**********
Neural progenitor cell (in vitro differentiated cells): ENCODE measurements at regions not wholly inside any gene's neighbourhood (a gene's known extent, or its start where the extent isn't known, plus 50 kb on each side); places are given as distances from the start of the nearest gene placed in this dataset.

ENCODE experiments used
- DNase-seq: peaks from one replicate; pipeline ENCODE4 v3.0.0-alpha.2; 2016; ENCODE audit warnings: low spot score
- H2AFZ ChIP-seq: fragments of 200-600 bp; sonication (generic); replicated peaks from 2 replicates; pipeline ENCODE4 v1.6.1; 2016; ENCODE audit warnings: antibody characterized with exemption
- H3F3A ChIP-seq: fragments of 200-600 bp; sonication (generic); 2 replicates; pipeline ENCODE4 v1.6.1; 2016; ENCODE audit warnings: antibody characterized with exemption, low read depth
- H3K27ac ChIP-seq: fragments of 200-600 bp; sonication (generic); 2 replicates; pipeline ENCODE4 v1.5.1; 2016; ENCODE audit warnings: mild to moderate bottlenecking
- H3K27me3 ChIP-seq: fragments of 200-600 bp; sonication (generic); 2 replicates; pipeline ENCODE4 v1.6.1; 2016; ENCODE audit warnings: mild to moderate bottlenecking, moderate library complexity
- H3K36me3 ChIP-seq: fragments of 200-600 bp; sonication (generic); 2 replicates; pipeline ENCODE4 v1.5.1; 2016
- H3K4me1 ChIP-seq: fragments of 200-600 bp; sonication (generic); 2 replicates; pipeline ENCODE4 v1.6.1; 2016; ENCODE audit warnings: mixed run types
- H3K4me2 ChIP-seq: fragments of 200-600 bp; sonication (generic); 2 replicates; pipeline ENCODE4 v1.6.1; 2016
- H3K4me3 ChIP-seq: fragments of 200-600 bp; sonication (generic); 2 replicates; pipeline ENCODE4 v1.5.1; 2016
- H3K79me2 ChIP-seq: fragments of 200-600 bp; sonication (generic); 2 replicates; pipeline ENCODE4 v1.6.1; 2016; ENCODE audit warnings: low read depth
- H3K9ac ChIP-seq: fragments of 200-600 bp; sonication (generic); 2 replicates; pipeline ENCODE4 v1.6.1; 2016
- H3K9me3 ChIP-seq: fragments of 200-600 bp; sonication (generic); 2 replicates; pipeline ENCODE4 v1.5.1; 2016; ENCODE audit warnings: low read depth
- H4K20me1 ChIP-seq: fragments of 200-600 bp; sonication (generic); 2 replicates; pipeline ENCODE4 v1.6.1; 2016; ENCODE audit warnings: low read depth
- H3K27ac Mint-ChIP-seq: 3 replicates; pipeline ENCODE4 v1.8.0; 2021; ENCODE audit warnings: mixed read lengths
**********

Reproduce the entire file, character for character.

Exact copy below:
Neural progenitor cell (in vitro differentiated cells): ENCODE measurements at regions not wholly inside any gene's neighbourhood (a gene's known extent, or its start where the extent isn't known, plus 50 kb on each side); places are given as distances from the start of the nearest gene placed in this dataset.

ENCODE experiments used
- DNase-seq: peaks from one replicate; pipeline ENCODE4 v3.0.0-alpha.2; 2016; ENCODE audit warnings: low spot score
- H2AFZ ChIP-seq: fragments of 200-600 bp; sonication (generic); replicated peaks from 2 replicates; pipeline ENCODE4 v1.6.1; 2016; ENCODE audit warnings: antibody characterized with exemption
- H3F3A ChIP-seq: fragments of 200-600 bp; sonication (generic); 2 replicates; pipeline ENCODE4 v1.6.1; 2016; ENCODE audit warnings: antibody characterized with exemption, low read depth
- H3K27ac ChIP-seq: fragments of 200-600 bp; sonication (generic); 2 replicates; pipeline ENCODE4 v1.5.1; 2016; ENCODE audit warnings: mild to moderate bottlenecking
- H3K27me3 ChIP-seq: fragments of 200-600 bp; sonication (generic); 2 replicates; pipeline ENCODE4 v1.6.1; 2016; ENCODE audit warnings: mild to moderate bottlenecking, moderate library complexity
- H3K36me3 ChIP-seq: fragments of 200-600 bp; sonication (generic); 2 replicates; pipeline ENCODE4 v1.5.1; 2016
- H3K4me1 ChIP-seq: fragments of 200-600 bp; sonication (generic); 2 replicates; pipeline ENCODE4 v1.6.1; 2016; ENCODE audit warnings: mixed run types
- H3K4me2 ChIP-seq: fragments of 200-600 bp; sonication (generic); 2 replicates; pipeline ENCODE4 v1.6.1; 2016
- H3K4me3 ChIP-seq: fragments of 200-600 bp; sonication (generic); 2 replicates; pipeline ENCODE4 v1.5.1; 2016
- H3K79me2 ChIP-seq: fragments of 200-600 bp; sonication (generic); 2 replicates; pipeline ENCODE4 v1.6.1; 2016; ENCODE audit warnings: low read depth
- H3K9ac ChIP-seq: fragments of 200-600 bp; sonication (generic); 2 replicates; pipeline ENCODE4 v1.6.1; 2016
- H3K9me3 ChIP-seq: fragments of 200-600 bp; sonication (generic); 2 replicates; pipeline ENCODE4 v1.5.1; 2016; ENCODE audit warnings: low read depth
- H4K20me1 ChIP-seq: fragments of 200-600 bp; sonication (generic); 2 replicates; pipeline ENCODE4 v1.6.1; 2016; ENCODE audit warnings: low read depth
- H3K27ac Mint-ChIP-seq: 3 replicates; pipeline ENCODE4 v1.8.0; 2021; ENCODE audit warnings: mixed read lengths